Excellence Of Execution: The Moments That Made Us Love Bret Hart

Bret Hart made the announcement on Monday that he has been diagnosed with cancer.

The announcement hit every wrestling fan like a ton of bricks. For so many of us, Bret represents wrestling in the ’90s. He brought in the era of in-ring greatness that followed the first “Steroid Era” of guys like Hulk Hogan and the Ultimate Warrior. He’d go on to have classic rivalries with Shawn Michaels, Stone Cold and help carry wrestling beyond a down period. This list won’t do his greatness its just due, but I’ll try.

Here are just 10 moments that I’ll never forget from the best there is, the best there was, and the best there ever will be.

The Mr. Perfect Saga

I think the very first match I saw that I realized was a great wrestling match was Bret Hart vs. Mr. Perfect at SummerSlam ’91. I was five at the time and was a fan of wrestling in the way most kids are: the big, loud good guys are cool and I like it when they win. But this match was the first time I was sucked into the actual drama and greatness of the wrestling. Their SummerSlam match is one of the best Intercontinental title matches of all-time, and their follow-up at King of the Ring ’93 was only a notch below. But the part I grew to appreciate as I got older? The backstage segment before the match. Two underrated funny guys just being entertaining as hell.

The Greatest Match Of All-Time*

Ric Flair himself has said that Bret Hart vs. The British Bulldog at a sold-out Wembley Stadium for the Intercontinental championship is one of the greatest matches of ever. Bret himself (he’s never been one for humility) thinks the match should stand up in the history of greatest matches. And his argument wouldn’t be far off. Hart and Bulldog pulled off a match that allowed them to headline an event in which Savage and Warrior wrestled for the World title. You can make the assumption that Bret’s ability to headline an event like this put him firmly in the main-event picture going forward.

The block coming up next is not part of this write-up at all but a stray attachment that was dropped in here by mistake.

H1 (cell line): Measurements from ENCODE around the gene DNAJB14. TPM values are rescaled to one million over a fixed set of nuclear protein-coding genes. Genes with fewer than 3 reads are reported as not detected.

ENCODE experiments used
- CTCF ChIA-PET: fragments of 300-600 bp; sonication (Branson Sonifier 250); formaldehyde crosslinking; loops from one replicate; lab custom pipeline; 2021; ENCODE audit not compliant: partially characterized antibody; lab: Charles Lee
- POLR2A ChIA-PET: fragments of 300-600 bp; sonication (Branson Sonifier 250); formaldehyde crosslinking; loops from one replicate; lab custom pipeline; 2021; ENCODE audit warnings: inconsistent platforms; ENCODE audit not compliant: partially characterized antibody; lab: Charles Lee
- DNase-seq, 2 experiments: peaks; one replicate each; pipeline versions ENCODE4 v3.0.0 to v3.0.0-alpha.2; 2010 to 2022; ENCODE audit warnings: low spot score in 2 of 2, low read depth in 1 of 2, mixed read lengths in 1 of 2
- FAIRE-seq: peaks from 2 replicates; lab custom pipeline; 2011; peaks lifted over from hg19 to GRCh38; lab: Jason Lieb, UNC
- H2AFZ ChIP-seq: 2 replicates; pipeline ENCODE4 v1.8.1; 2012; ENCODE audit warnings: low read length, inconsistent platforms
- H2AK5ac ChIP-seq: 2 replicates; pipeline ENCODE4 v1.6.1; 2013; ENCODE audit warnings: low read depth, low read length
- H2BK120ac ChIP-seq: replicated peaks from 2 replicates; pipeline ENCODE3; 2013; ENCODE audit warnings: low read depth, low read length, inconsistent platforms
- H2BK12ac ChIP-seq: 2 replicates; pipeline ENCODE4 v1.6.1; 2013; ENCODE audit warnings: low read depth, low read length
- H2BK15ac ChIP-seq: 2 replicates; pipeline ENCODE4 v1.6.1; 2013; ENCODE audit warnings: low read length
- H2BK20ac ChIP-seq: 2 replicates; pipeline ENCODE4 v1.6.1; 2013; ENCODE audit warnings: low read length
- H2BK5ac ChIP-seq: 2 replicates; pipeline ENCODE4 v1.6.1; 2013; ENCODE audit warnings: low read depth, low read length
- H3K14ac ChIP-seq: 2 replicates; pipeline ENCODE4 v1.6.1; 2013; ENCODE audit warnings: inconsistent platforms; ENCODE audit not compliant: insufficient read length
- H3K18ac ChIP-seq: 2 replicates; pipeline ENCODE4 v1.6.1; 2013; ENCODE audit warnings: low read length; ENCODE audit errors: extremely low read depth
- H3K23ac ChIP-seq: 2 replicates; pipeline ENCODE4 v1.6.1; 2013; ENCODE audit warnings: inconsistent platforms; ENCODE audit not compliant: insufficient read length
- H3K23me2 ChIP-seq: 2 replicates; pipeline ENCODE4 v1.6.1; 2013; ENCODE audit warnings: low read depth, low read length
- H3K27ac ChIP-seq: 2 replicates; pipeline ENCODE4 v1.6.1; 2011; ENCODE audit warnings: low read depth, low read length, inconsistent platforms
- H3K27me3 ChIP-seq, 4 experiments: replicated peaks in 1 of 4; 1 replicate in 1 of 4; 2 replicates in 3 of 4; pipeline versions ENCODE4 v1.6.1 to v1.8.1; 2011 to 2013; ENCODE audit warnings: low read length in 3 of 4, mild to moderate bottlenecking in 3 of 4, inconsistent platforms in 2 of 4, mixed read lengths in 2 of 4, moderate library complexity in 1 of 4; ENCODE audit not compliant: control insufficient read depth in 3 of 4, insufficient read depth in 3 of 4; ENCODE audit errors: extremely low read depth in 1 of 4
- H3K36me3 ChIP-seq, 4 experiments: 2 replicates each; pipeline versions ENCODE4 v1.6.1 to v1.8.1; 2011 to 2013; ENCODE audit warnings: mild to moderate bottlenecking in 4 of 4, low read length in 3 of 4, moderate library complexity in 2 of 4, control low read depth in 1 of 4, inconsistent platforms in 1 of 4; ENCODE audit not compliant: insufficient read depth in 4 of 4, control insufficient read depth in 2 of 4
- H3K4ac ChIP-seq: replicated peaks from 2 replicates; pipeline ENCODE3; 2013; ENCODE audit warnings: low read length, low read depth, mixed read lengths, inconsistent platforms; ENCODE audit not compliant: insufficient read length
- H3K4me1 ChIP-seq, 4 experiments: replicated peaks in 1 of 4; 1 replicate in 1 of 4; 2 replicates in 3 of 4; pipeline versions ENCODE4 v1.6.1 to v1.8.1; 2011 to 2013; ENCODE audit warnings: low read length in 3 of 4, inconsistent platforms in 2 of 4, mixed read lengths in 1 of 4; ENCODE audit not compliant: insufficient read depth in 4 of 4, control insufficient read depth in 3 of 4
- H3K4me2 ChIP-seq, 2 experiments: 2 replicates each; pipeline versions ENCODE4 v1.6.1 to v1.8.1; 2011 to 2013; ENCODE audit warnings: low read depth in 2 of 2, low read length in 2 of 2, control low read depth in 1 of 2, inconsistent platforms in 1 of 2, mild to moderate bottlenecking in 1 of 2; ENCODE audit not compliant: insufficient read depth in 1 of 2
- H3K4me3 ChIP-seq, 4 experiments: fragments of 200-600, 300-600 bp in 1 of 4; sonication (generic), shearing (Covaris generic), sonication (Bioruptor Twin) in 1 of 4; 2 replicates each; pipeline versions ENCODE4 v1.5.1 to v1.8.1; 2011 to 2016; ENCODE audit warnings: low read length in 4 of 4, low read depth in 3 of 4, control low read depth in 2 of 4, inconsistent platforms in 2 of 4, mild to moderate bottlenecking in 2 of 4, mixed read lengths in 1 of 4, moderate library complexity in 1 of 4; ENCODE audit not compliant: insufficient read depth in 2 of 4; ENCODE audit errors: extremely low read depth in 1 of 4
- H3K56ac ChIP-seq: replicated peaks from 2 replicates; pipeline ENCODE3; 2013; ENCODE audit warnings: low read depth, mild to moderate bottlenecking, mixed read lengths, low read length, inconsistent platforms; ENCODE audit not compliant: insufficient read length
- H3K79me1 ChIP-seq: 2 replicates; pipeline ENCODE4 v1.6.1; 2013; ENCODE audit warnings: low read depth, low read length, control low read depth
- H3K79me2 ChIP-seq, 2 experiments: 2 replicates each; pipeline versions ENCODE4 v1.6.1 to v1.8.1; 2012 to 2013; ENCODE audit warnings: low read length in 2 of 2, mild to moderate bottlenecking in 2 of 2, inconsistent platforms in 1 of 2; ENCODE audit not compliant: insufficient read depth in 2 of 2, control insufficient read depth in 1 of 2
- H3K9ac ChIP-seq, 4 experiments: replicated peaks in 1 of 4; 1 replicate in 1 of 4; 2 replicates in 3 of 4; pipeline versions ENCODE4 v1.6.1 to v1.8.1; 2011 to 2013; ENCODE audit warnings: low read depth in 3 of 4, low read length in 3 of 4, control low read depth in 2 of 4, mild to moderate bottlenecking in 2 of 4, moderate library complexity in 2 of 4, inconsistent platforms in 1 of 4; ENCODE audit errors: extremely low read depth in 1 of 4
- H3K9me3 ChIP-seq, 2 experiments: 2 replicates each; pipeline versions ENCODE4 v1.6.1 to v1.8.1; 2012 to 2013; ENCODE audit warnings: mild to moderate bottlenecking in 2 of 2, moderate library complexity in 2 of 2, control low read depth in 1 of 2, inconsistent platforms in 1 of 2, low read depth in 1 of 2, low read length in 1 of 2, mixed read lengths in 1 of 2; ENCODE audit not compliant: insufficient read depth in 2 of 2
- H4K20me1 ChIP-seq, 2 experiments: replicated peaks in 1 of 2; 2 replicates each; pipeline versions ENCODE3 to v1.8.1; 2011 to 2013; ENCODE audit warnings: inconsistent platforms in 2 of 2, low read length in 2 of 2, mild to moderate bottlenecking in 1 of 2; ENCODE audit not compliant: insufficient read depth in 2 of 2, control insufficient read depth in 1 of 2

Never Been A Right Time To Say Goodbye

WWE has always had an infatuation with its wrestlers and musical performances. From Koko B. Ware’s “Piledriver” song to John Cena rapping his own theme song, WWE loves the awkwardness of having its guys make music. So, for WWF WrestleMania: The Album, Bret did a pop love spoken word rendition of pure ’90s cheese. Just listen.

The Greatest Sibling Rivalry Ever

Bret vs. Owen was perfect. They had a slow build starting in 1993 with Owen being jealous of his brother. Then the jealousy built for months, and the beauty of it was that Bret was partly at fault here for costing them the Tag Team titles. This all culminated in probably the best opening match in WrestleMania history when they tore it up in Madison Square Garden for the event’s 10th installment.

Mr. Burns’ Musk

I think Bret Hart’s popularity in the ’90s has been understated in recent years. That’s partly because WWE can rewrite history when a guy leaves the company. But, look, he was on the friggin’ Simpsons. That’s crossover as hell.

Making Stone Cold Steve Austin

I’m not sure there’s a Stone Cold without Bret Hart. Obviously the Hart/Austin match at WrestleMania 13 was one of the best ever and set the stage for Austin’s babyface turn. Then there was my absolute favorite Monday Night RAW ever when Stone Cold and Bret had a street fight that essentially lasted the whole episode and ended with Austin disguised as an ambulance driver and beating Bret up. The rivalry was tremendous and we have Bret to thank for it as much as Austin.

He Knocked Out Vince McMahon

We all know about the Montreal Screwjob. But one thing we’ve never seen, but have heard about was the fact that Bret punched Vince square in the jaw in the locker room after the match and knocked him out cold. According to the people in the room, Vince took a dive like he was selling a move in the ring. It takes cojones to do that, even if you’re no longer in the company.

Bret vs. El Dandy

It only took a few months for Bret Hart to realize he was in the middle of a sh*tstorm at WCW. So, there was a point in his WCW career where he turned into YOLOBret and became the most entertaining form of himself. This interview about friggin’ El Dandy is peak Bret in WCW.

The Steel Plate Segment

This is Bret’s best moment in WCW. It’s a short segment that was brilliant beyond its years. Bret challenged Goldberg to a match, came to the ring and took a spear. Goldberg, though, laid unconscious in the ring. Why? Bret was wearing a metal plate under his jersey. It was just a moment of creativity that was rare in WCW at the time and one of Hart’s favorite moments.

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Bret’s Love Of Hip-Hop And His Crazy Shoe Game

Whenever Bret Hart wore street clothes to the ring, he was always wearing the dopest Jordans. His Jordan connect is only rivaled by Shane McMahon. Even in retirement, as an old man, Bret would show up on RAW with any fresh, rare Jordan. As he got older, he started appreciating the way rap would embrace him, shouting out Drake for beating Meek Mill, posting pics of Fabolous and even doing a rap album with Cam’ron. Bret did it for the culture.

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